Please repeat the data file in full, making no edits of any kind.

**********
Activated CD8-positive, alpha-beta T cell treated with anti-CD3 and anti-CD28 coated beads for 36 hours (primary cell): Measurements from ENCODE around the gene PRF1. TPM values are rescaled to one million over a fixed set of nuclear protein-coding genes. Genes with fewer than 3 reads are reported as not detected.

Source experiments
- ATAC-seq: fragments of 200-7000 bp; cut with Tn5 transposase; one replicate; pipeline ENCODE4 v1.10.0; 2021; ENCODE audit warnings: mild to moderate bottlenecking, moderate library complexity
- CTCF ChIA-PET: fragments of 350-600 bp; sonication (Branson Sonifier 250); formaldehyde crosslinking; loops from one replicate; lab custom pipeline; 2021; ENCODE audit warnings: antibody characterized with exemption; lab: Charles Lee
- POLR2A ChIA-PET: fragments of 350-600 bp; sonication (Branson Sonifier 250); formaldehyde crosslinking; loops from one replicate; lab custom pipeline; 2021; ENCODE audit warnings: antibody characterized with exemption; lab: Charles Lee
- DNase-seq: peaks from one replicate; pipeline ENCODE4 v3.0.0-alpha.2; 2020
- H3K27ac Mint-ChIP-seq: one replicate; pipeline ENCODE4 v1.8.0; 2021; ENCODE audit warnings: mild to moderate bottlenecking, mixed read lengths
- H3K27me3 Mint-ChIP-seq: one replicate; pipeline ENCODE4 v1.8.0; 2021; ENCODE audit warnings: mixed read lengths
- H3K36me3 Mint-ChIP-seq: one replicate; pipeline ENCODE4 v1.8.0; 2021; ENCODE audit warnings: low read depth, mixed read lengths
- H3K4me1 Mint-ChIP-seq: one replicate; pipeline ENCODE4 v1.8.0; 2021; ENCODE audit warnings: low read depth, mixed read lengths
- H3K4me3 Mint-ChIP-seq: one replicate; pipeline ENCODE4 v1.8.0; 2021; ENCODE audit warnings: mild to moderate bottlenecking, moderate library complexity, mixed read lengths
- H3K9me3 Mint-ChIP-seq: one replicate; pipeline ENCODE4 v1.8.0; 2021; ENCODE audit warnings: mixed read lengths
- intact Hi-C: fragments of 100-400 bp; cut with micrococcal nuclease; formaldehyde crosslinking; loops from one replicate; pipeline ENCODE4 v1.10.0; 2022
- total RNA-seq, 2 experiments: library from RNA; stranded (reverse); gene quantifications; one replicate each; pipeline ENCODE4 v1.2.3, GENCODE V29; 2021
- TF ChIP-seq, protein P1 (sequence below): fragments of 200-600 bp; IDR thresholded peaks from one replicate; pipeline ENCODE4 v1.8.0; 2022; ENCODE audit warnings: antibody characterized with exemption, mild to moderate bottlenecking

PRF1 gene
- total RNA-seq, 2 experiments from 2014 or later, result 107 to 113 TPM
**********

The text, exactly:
Activated CD8-positive, alpha-beta T cell treated with anti-CD3 and anti-CD28 coated beads for 36 hours (primary cell): Measurements from ENCODE around the gene PRF1. TPM values are rescaled to one million over a fixed set of nuclear protein-coding genes. Genes with fewer than 3 reads are reported as not detected.

Source experiments
- ATAC-seq: fragments of 200-7000 bp; cut with Tn5 transposase; one replicate; pipeline ENCODE4 v1.10.0; 2021; ENCODE audit warnings: mild to moderate bottlenecking, moderate library complexity
- CTCF ChIA-PET: fragments of 350-600 bp; sonication (Branson Sonifier 250); formaldehyde crosslinking; loops from one replicate; lab custom pipeline; 2021; ENCODE audit warnings: antibody characterized with exemption; lab: Charles Lee
- POLR2A ChIA-PET: fragments of 350-600 bp; sonication (Branson Sonifier 250); formaldehyde crosslinking; loops from one replicate; lab custom pipeline; 2021; ENCODE audit warnings: antibody characterized with exemption; lab: Charles Lee
- DNase-seq: peaks from one replicate; pipeline ENCODE4 v3.0.0-alpha.2; 2020
- H3K27ac Mint-ChIP-seq: one replicate; pipeline ENCODE4 v1.8.0; 2021; ENCODE audit warnings: mild to moderate bottlenecking, mixed read lengths
- H3K27me3 Mint-ChIP-seq: one replicate; pipeline ENCODE4 v1.8.0; 2021; ENCODE audit warnings: mixed read lengths
- H3K36me3 Mint-ChIP-seq: one replicate; pipeline ENCODE4 v1.8.0; 2021; ENCODE audit warnings: low read depth, mixed read lengths
- H3K4me1 Mint-ChIP-seq: one replicate; pipeline ENCODE4 v1.8.0; 2021; ENCODE audit warnings: low read depth, mixed read lengths
- H3K4me3 Mint-ChIP-seq: one replicate; pipeline ENCODE4 v1.8.0; 2021; ENCODE audit warnings: mild to moderate bottlenecking, moderate library complexity, mixed read lengths
- H3K9me3 Mint-ChIP-seq: one replicate; pipeline ENCODE4 v1.8.0; 2021; ENCODE audit warnings: mixed read lengths
- intact Hi-C: fragments of 100-400 bp; cut with micrococcal nuclease; formaldehyde crosslinking; loops from one replicate; pipeline ENCODE4 v1.10.0; 2022
- total RNA-seq, 2 experiments: library from RNA; stranded (reverse); gene quantifications; one replicate each; pipeline ENCODE4 v1.2.3, GENCODE V29; 2021
- TF ChIP-seq, protein P1 (sequence below): fragments of 200-600 bp; IDR thresholded peaks from one replicate; pipeline ENCODE4 v1.8.0; 2022; ENCODE audit warnings: antibody characterized with exemption, mild to moderate bottlenecking

PRF1 gene
- total RNA-seq, 2 experiments from 2014 or later, result 107 to 113 TPM